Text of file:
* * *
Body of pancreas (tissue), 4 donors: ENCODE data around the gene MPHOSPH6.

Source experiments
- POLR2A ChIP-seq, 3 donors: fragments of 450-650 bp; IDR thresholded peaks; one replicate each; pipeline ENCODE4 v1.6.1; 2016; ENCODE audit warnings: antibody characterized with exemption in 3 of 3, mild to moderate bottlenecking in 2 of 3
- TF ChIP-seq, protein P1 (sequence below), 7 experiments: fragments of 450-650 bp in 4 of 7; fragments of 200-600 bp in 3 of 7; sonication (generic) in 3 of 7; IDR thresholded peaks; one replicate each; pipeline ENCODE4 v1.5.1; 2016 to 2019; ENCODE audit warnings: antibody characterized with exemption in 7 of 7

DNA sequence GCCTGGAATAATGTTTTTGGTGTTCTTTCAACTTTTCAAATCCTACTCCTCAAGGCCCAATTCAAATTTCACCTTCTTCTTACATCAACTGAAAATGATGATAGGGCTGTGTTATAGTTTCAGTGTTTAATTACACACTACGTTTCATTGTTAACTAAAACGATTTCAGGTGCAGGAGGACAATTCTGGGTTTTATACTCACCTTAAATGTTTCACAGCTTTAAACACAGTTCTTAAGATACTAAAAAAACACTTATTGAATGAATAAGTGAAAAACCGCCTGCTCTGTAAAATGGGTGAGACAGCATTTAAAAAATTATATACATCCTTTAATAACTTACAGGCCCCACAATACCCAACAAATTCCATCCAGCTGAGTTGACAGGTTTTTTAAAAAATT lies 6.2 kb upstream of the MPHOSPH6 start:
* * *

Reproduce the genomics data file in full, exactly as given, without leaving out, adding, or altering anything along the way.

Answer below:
Body of pancreas (tissue), 4 donors: ENCODE data around the gene MPHOSPH6.

Source experiments
- POLR2A ChIP-seq, 3 donors: fragments of 450-650 bp; IDR thresholded peaks; one replicate each; pipeline ENCODE4 v1.6.1; 2016; ENCODE audit warnings: antibody characterized with exemption in 3 of 3, mild to moderate bottlenecking in 2 of 3
- TF ChIP-seq, protein P1 (sequence below), 7 experiments: fragments of 450-650 bp in 4 of 7; fragments of 200-600 bp in 3 of 7; sonication (generic) in 3 of 7; IDR thresholded peaks; one replicate each; pipeline ENCODE4 v1.5.1; 2016 to 2019; ENCODE audit warnings: antibody characterized with exemption in 7 of 7

DNA sequence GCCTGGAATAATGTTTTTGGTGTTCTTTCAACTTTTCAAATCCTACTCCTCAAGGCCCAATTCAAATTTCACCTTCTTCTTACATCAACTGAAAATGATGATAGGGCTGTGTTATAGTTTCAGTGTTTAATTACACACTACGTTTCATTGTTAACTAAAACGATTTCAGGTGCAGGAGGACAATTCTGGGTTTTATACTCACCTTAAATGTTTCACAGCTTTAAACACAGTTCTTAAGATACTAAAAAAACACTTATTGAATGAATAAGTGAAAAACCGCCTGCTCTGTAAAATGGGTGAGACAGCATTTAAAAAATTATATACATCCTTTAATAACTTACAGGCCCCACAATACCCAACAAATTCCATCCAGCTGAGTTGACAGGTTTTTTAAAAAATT lies 6.2 kb upstream of the MPHOSPH6 start: